An Italian Tradition Since 1917… Just Don’t Call It “Crugg-nail’s”

Growing up in Providence, everyone had their favorite bakery – D Palmieri’s, Scialo Bros., DeLuise, P Guadagni’s (RIP)… In our family, it was Crugnale’s (say it with me now, Crewn-yah-lay).

Led by her incessantly pastry-craving sweet tooth, Frances would escort us from the third floor, down the steep descent that was Cambridge, through Academy, until finally we reached our destination at the corner of Newark and Valley. It was a mighty troop for my converse-clad four-year old peds, but to be greeted by the aroma of freshly baked, well-done Sicilian loaves made it all worthwhile.

When gazed upon under the proper conditions, translucent spirals seemingly leapt from the dense cell structure of each slice – standing metaphor for the steadfast dedication to hard work and unwavering familial bond, whom their exclusively blue-collar clientele gratefully savored these nice, crusty pagnotta with. Plus they had these to chomp on, making the trek back that much less dreadful.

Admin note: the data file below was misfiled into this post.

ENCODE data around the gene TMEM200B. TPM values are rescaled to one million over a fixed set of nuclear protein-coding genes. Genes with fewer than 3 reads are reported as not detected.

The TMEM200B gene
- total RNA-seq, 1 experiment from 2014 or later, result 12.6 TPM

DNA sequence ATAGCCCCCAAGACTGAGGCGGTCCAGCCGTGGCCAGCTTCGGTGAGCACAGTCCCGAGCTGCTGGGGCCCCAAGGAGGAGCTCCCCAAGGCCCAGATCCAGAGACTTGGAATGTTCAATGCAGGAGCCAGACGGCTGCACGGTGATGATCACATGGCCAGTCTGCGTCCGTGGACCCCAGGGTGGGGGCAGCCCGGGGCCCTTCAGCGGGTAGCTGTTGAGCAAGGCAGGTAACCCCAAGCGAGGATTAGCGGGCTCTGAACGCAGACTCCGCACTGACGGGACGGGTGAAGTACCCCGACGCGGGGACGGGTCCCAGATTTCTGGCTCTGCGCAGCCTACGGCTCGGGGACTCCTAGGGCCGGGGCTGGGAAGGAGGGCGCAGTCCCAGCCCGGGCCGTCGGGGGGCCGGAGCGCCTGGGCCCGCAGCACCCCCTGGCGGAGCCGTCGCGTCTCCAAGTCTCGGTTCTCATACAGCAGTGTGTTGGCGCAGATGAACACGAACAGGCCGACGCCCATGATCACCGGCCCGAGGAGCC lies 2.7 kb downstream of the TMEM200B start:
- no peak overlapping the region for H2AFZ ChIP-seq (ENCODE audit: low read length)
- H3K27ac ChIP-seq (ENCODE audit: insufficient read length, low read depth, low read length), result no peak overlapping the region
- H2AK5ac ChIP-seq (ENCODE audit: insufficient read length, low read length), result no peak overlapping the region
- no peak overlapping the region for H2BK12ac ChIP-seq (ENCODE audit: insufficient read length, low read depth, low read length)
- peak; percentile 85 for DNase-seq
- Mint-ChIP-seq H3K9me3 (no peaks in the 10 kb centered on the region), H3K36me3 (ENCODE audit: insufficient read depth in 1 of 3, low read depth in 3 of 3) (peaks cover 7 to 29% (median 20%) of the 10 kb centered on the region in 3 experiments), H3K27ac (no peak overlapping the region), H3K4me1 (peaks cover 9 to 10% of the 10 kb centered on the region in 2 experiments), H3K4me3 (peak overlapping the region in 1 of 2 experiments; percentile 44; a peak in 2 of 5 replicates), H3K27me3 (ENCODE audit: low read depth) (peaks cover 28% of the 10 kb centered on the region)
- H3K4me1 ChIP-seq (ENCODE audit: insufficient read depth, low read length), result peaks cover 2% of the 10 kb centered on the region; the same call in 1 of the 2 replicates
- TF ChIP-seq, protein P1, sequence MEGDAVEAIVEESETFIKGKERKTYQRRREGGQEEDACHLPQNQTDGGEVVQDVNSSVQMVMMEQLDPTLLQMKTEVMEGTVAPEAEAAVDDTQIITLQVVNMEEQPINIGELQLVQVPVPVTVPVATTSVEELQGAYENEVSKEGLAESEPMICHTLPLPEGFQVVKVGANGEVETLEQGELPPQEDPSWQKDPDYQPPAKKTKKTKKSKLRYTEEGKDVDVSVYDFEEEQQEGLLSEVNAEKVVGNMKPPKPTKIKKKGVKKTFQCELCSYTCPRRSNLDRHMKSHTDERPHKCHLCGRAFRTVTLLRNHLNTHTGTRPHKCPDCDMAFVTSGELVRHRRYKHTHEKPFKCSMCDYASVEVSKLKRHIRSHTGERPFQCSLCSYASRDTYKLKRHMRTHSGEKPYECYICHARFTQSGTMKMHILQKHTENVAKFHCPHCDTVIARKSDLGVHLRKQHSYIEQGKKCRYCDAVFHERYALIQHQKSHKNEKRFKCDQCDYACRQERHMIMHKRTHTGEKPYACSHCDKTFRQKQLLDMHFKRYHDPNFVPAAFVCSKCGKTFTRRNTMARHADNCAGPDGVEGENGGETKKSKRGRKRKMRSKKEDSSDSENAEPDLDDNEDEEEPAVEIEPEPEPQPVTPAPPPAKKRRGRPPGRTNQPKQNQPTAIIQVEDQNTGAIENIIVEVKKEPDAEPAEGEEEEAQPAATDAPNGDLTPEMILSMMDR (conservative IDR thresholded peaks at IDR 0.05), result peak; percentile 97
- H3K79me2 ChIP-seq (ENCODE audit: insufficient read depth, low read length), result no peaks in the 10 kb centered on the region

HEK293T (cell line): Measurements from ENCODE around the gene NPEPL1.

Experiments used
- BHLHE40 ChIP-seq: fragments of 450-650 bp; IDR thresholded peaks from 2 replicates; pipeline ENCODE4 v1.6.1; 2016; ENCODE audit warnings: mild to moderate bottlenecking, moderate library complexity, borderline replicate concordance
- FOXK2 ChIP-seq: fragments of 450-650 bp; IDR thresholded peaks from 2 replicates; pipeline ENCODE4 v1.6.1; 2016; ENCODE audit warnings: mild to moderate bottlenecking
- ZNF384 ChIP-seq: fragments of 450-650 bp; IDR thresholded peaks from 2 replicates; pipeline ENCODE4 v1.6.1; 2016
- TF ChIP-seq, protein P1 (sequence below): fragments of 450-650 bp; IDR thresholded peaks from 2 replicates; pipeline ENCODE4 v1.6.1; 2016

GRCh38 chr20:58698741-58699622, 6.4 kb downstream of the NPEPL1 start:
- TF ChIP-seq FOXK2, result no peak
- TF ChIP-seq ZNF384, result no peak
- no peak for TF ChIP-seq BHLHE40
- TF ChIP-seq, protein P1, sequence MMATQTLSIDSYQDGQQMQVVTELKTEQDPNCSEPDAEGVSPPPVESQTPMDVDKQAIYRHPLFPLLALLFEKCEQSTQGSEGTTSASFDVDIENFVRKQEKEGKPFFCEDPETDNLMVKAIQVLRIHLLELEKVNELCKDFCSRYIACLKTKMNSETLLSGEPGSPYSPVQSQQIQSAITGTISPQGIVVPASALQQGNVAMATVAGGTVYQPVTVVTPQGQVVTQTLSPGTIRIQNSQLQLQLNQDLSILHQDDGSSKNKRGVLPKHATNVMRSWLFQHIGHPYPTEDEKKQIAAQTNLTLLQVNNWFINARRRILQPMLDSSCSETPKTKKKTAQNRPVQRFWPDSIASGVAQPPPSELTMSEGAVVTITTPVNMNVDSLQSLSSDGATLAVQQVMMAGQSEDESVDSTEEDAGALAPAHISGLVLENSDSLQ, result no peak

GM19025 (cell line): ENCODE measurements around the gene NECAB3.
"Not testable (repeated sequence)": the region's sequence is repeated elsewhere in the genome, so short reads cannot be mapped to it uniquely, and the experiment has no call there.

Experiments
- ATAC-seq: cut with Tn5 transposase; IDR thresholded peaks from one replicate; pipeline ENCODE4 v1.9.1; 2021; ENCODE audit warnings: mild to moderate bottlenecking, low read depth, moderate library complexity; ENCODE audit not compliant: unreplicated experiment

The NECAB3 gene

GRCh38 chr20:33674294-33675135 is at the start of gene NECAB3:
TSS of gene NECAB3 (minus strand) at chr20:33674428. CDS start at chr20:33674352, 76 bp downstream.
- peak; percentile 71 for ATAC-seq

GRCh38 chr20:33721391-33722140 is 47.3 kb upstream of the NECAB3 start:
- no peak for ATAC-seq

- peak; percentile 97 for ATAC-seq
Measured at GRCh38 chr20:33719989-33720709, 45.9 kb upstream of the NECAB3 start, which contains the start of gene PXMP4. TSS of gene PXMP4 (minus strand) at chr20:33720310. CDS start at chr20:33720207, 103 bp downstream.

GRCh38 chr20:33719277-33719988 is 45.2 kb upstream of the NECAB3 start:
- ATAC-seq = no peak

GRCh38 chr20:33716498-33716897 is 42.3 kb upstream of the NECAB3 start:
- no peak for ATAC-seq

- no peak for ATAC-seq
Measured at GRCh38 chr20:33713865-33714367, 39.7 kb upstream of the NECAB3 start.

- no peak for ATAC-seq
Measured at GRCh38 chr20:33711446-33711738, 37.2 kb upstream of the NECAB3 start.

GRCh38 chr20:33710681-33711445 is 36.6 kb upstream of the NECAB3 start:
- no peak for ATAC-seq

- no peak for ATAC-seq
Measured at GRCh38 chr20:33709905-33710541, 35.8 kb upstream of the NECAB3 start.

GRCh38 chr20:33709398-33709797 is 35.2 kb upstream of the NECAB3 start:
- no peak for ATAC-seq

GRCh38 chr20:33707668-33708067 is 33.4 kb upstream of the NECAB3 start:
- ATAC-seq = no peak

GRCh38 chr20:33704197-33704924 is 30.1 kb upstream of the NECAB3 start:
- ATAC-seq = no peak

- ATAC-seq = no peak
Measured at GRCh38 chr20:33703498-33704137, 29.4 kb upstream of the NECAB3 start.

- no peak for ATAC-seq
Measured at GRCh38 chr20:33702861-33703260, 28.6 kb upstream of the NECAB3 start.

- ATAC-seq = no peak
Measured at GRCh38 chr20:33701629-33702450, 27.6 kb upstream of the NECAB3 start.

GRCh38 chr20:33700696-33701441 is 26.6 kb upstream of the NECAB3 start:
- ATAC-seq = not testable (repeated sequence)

Ok, so perhaps in retrospect Crugnale’s Bakery may have not been the most renown (compared to those on the “authentic” side of Atwells Ave), but as was just outlined, they certainly were the closest. By virtue of our spacial proximity, we were however able to experience the most delicate sfogliatelle, most perfectly tart fig squares and perhaps most frequently consumed at 27 Sears Ave, the iridescently food-dyed marble pound cake – which was always good to have on hand… you know, for when the kids come visit..



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